Scene 1: A room in Leinster House. Talks between Fine Gael and Fianna Fáil resume.
Enda Kenny (entering, out of breath): Sorry I’m late, gentlemen. An acting Taoiseach’s work is never done.
Micheál Martin: Where was it you were, again?
Kenny: National Concert Hall. Official reopening of the Kevin Barry Rooms. Very historic venue – hosted the Treaty Debates, don’t you know?
Martin: Ah, yes. Where Collins and Griffith sold out the Republic?
Kenny: More like where Dev stabbed his country in the back.
Leo Varadkar: Alright chaps, let’s not fight the civil war again. (He hands Kenny a sheet of paper) In your absence, Taoiseach, we’ve nailed down a few more details. But Meehole – sorry, Meehawl – has a new list of demands.
Martin: They’re not demands – they’re principles. I call it Document No 2.
Kenny: Document No 2, eh? I seem to recall De Valera produced one of those as well in 1921. It had to be discussed in secret session.
Varadkar: Don’t worry, Taoiseach – this one’s mostly about jobs for the boys and free parking spaces. There’s nothing in it we can’t live with.
Kenny (looking Martin in the eye): And if we say yes to this, you’ll take the, er, oath of allegiance?
Martin: We’re not going to kiss your ring, Enda – if that’s what you think. But we’ll abstain on the vote for Taoiseach and on certain agreed issues thereafter.
Kenny: Okay. Leave this with me. We may have a few new demands of our own before we shake hands on anything.
Scene 2: The bustling corridors of Government Buildings. En route to a Cabinet meeting, Varadkar and Simon Coveney walk and talk.
Coveney: So we need 58 votes to get the lame duck reelected?
Varadkar: Yes, and we already have Katherine Zappone, plus the disgraced former minister from Tipperary whose name we don’t mention.
Coveney: I’m also hearing rumours that Labour are wrestling with their consciences about a possible return to government. They usually win.
Varadkar: Yeah, but do we want them? I mean, we’ll have enough of a legitimacy issue as it is.
Coveney: Well there’s also the Greens. They’re gagging for it. Plus Denis Naughten, and Maureen O’Sullivan, although they’ll both want something ministerial. We’ve asked Shane Ross’s gang for a costed shopping list too, but they still haven’t reached check-out.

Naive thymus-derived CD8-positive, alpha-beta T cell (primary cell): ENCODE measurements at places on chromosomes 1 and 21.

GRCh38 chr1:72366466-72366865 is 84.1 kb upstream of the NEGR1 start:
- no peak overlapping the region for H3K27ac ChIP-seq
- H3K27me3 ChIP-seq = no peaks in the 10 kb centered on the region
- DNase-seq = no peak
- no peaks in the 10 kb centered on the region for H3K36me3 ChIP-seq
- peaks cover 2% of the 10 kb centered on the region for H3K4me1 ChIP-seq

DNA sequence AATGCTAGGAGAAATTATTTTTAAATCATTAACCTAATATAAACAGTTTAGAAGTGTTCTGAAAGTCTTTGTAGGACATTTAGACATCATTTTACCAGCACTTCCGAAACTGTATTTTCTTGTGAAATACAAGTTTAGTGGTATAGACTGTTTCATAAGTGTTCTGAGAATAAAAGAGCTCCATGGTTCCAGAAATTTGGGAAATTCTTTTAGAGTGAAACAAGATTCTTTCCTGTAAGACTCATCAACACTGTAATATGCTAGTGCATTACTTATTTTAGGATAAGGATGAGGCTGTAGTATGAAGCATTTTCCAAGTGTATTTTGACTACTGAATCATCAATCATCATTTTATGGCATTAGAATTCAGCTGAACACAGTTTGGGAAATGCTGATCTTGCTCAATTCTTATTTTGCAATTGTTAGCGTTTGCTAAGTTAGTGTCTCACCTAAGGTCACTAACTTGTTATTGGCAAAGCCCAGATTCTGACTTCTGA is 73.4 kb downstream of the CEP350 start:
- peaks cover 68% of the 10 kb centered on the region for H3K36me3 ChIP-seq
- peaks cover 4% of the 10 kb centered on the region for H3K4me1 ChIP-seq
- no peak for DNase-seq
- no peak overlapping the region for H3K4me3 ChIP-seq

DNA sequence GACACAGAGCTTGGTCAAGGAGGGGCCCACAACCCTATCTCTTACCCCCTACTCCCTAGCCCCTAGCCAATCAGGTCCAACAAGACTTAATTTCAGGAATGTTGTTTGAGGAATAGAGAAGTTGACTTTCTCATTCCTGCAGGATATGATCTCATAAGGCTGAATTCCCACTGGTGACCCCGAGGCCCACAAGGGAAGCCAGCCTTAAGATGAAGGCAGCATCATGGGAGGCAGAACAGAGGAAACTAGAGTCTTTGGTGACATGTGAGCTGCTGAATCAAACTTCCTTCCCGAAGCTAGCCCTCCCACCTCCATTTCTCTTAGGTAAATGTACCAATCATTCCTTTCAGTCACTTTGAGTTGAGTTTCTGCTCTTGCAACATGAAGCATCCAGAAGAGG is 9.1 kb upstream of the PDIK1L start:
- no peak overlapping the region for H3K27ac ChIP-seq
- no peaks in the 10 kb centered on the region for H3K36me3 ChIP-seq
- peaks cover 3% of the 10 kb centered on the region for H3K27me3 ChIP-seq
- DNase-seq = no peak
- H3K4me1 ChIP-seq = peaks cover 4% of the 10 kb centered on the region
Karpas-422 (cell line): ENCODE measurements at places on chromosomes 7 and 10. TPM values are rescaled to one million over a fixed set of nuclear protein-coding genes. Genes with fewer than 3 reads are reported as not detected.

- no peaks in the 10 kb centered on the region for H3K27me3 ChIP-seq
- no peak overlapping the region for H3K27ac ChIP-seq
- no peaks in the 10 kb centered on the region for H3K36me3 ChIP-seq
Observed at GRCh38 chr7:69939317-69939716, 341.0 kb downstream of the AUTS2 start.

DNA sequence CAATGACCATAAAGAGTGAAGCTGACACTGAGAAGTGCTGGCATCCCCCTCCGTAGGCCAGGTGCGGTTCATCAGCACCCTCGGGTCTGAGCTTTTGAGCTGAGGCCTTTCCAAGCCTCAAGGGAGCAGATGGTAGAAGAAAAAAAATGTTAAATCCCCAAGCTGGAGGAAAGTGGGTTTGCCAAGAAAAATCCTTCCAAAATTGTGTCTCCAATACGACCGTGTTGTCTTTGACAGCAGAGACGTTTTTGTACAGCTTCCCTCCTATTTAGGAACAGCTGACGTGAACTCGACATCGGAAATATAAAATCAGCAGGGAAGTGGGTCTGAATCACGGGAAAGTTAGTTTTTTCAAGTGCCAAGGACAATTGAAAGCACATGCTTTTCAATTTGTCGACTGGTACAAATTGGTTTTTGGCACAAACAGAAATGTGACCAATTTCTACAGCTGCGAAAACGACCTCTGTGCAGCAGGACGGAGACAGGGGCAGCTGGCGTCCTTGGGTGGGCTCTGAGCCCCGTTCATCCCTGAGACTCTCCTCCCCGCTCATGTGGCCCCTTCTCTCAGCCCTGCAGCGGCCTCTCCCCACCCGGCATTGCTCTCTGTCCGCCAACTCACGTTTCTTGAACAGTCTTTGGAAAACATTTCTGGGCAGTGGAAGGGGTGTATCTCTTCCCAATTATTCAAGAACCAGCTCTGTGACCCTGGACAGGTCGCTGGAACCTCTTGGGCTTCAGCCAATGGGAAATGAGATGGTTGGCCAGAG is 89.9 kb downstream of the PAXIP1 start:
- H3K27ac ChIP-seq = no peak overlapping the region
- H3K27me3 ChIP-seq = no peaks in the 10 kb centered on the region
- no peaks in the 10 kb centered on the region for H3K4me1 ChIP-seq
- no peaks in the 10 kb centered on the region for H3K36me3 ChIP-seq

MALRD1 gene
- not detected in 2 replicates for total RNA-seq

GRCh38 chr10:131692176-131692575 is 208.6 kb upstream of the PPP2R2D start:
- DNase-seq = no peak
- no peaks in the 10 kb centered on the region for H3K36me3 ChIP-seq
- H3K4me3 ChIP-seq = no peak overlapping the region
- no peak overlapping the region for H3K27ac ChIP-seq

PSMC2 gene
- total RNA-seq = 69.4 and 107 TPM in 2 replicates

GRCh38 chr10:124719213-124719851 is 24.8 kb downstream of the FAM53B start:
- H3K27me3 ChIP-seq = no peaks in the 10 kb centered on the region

Varadkar: Ten billion and counting, I hear.
Coveney: Plus two seats at Cabinet, probably. At this rate, we’ll have a lot of disappointed Blusehirts.
Varadkar: Lesser of two evils. I mean: imagine if we had to fill all 15 ministries and another 15 juniors out of our 50 TDs. You’ve heard some of those people speak at the PP meetings, for God’s sake.
Coveney (Thinking about it): The horror!
Varadkar: No harm invigorating the Cabinet with new blood.
Coveney: Especially because they’ll get most of the blame for everything.
Varadkar: Ha, ha, yes – just like poor old Labour. (They pause outside the door of the Cabinet room and he lowers his voice). Anyway, it’ll just be a temporary little arrangement. We only need to get Enda back in long enough for him to go with dignity.
Coveney: Indeed. Two years would do us. One year to phase out Enda, and another for the, ahem, new leader – whoever that is – to win the party an overall majority.
Varadkar (entering room): Well I can’t guarantee a majority, Simon. But I’ll do my best.
Scene 3: The Taoiseach’s Office. Enda Kenny studies files as the portrait of Michael Collins looks on.
Collins: So I hear the Soldiers of Destiny are supporting you for Taoiseach?
Kenny: Well, they’re constructively abstaining, anyway. But yes, it seems to be a done deal. We’re just dotting ‘i’s and crossing ’t’s now.
Collins: Whatever you do, never trust the bastards.
Kenny: Don’t worry, I won’t. (The door opens and a personal assistant enters with an envelope).
PA: This was just delivered by courier, Taoiseach. It’s marked “extremely urgent”.
Kenny (opening it and reading aloud): “Document No 3…”
Collins: What does it say?
Kenny: It’s a quasi-legal contract, drawn up by Fianna Fáil. I think it means that their offer of support for the Government will cease forthwith upon any change of Fine Gael leader, in which event they will feel obliged to refer back to the electorate.
Collins: In other words, they want to keep you as Taoiseach until the next election, whenever it happens?
Kenny: That seems to be it, yes.
Collins: The cunning bastards!
Scene 4: Arbour Hill. At Fianna Fáil’s annual commemoration for the men of 1916, Eamon Ó Cuív reads the proclamation, while Micheál Martin and Bertie Ahern look on.
Ó Cuív: “…In this supreme hour the Irish nation must, by its valour and discipline, and by the readiness of its children to sacrifice themselves for the common good…”
Ahern (to Martin): Speakin’ of which, eh, I hear youse are sacrificin’ yourselves for de common good?
Martin: Well, we’re facilitating the reelection of the current Taoiseach, if that’s what you mean.
Ahern: How long do ye tink dat’ll last?
Martin: I don’t know. But sure we’ll take it one vote at a time.
Bertie (to Ó Cuív, as he returns from podium): Well done, Eamon. Good speech – aldough I tink I heard it before somewhere.
Ó Cuív: Very drole, Bertie. Nice to see you again.
Bertie: So is dis de end of civil war politics, lads?
Ó Cuív: Well, let’s see, shall we? They don’t trust us as far as they’d throw us. And we have an even lower opinion of them. Bertie: I’ll give it six months so. I just hope tings doesn’t get too bitter and, ye know, turn brudder against brudder.
Martin: No danger of that. Neither of the Healy Raes would vote for a Blueshirt Taoiseach, unless maybe he promised an extension of the Luas to Killorglin, or something.
Ó Cuív: Ha, ha. I hear that was just one of their demands. They wanted an airport as well.